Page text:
Charlie Sheen’s very public unraveling is setting new standards for personal self-destruction. From a social media standpoint, however, he’s provided a valuable lesson in how the business of crisis communications has changed so dramatically in just a very short time.
It’s hard to believe that you could derive anything useful from Sheen’s demise. However, some of the social media tactics he employed — although frenetic and chaotic — demonstrate a key principle of damage control in today’s public space: make your case directly with the general public and leave the filter of the traditional media behind.
Over the past few years, this tactic has been variously employed by by celebrities in crisis mode, from Tiger Woods to Kanye West to Demi Lovato. They (or their handlers) recognized that managing what’s being said about you, and who’s saying it, is the crucial first step to recovery. And the best platform to accomplish this task is social media, especially personalized video messaging.
Think back just a year ago. After an intitial period of silence, Tiger Woods appeared in a carefully controlled media event and spoke directly to the public about his marital transgressions. News reporters were kept far away from the mea culpa show. Woods, famously disciplined (at least on the golf course) followed a carefully scripted rehabilitation PR plan, which probably cost him many thousands of dollars in consulting fees, and it seems to have worked. On a lesser scale in terms of public profile, Kanye West and Janet Jackson both used social media to apologize for their on-air transgressions, and just this week, Disney starlet Demi Lovato released a contrite video message in which she apologized for past (and unspoken) bad behavior, and asked her fans for support and understanding. The lesson in all this is to put the immediacy of social media to good use to battle a crisis and restore one’s reputation.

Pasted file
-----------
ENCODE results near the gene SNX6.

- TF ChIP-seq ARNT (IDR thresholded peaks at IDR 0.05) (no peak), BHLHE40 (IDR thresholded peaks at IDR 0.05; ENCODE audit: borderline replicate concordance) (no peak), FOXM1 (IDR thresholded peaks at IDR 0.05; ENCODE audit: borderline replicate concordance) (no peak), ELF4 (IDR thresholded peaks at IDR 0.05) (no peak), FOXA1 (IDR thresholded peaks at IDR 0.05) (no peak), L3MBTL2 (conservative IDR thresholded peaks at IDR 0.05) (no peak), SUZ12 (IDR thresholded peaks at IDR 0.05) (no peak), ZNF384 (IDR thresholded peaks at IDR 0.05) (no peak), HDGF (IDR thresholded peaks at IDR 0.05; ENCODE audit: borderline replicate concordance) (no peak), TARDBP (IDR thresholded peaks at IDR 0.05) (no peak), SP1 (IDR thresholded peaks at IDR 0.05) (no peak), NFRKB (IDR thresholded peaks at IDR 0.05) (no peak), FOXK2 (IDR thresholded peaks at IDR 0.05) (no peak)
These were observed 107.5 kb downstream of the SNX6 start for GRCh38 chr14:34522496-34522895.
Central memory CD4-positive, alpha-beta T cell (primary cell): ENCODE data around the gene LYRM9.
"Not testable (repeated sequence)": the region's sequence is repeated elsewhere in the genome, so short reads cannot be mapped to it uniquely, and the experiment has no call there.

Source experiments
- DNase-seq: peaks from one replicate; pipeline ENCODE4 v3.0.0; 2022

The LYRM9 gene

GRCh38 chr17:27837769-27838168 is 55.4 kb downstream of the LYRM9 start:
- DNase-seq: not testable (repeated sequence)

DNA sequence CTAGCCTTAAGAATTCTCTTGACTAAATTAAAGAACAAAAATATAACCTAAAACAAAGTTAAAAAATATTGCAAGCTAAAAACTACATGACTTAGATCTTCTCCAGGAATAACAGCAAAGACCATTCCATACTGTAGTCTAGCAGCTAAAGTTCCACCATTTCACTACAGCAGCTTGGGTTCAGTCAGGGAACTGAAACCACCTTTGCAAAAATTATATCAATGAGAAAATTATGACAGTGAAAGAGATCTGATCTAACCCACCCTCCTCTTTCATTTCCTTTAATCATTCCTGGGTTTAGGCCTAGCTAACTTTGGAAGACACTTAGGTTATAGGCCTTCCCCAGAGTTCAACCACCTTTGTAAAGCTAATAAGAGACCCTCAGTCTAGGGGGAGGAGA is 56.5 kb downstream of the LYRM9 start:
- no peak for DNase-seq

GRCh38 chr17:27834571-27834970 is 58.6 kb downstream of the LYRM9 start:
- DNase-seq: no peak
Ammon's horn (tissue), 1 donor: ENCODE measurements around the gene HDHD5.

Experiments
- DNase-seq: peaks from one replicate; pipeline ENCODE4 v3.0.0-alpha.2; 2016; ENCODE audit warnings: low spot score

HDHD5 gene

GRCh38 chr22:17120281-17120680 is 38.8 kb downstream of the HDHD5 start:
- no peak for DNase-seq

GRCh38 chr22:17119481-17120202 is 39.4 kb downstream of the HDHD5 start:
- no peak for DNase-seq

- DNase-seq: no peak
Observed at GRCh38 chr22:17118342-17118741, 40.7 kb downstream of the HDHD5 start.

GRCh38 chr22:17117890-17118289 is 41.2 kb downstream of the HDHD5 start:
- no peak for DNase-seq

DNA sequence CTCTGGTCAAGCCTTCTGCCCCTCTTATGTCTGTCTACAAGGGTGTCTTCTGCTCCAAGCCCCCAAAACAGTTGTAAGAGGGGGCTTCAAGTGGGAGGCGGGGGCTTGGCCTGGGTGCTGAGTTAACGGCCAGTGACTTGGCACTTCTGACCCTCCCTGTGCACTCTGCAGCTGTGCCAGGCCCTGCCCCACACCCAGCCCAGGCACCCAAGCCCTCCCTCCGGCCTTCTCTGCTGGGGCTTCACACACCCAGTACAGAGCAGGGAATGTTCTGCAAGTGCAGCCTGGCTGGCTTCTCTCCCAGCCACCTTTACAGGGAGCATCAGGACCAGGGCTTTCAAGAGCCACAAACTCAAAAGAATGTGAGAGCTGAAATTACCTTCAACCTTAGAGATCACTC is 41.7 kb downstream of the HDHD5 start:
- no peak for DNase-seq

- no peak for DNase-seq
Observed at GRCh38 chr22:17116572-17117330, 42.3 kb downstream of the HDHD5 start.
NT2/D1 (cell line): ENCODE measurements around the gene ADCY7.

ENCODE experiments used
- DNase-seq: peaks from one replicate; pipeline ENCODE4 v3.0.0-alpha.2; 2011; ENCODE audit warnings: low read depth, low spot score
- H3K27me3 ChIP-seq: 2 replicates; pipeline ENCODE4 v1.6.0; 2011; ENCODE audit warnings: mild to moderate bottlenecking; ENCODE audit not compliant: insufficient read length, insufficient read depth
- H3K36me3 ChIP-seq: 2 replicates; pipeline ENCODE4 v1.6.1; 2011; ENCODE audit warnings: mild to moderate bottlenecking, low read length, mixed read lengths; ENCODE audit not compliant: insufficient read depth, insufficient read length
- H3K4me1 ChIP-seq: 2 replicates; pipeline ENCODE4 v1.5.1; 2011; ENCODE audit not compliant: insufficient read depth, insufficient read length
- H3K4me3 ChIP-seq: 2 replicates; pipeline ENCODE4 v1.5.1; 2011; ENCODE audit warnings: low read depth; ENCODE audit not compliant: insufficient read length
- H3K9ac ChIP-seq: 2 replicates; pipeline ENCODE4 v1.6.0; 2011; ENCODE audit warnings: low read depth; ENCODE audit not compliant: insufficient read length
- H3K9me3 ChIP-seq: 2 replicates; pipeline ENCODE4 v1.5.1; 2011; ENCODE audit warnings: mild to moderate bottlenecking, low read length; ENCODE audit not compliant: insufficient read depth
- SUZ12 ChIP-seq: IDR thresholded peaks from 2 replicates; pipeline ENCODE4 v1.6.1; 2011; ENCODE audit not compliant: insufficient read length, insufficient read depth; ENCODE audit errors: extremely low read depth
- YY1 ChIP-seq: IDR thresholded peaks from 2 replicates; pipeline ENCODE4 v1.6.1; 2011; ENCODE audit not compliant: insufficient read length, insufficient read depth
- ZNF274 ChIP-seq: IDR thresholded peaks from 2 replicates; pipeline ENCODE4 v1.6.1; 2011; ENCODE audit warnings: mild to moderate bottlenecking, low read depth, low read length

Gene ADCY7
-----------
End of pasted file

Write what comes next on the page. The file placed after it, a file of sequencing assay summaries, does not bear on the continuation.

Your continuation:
Can these celebrity tactics work for a corporation or nonprofit? There’s no reason why not, as long as the entity is willing to aggressively create and manage a strong social media presence. The old crisis PR playbook, which most organizations still have on their hard drives, has value, especially its guidance on establishing control over the message as soon as possible. These days, though, that’s harder than ever. For one thing, communications is 24/7, and even a moment’s hesitation to project your point of view across can be harmful. For another, controlling the message is virtually impossible in this day of camera-equipped smart phones and pocket-sized video recorders, as former Egyptian President Hasni Mubarek discovered. In today’s public space, direct messaging via social media is essential for organizations and individuals hoping to convince the general public to give them a second chance.
As for Charlie Sheen, the noteriety of the past few weeks may have trashed his career — or maybe not. The exposure he’s received could be a blessing in disguise, at least according to one observer.
“At this point, all bets are off regarding where his career goes from here,” said Paul Levinson, a Fordham University media professor. “Although nothing is certain where fame and celebrity are concerned, Sheen’s ubiquity in the past few weeks suggest that he could indeed go on to become a bigger superstar than (the sitcom) could ever had made him.”
Which suggests that there may have been method to his madness, after all.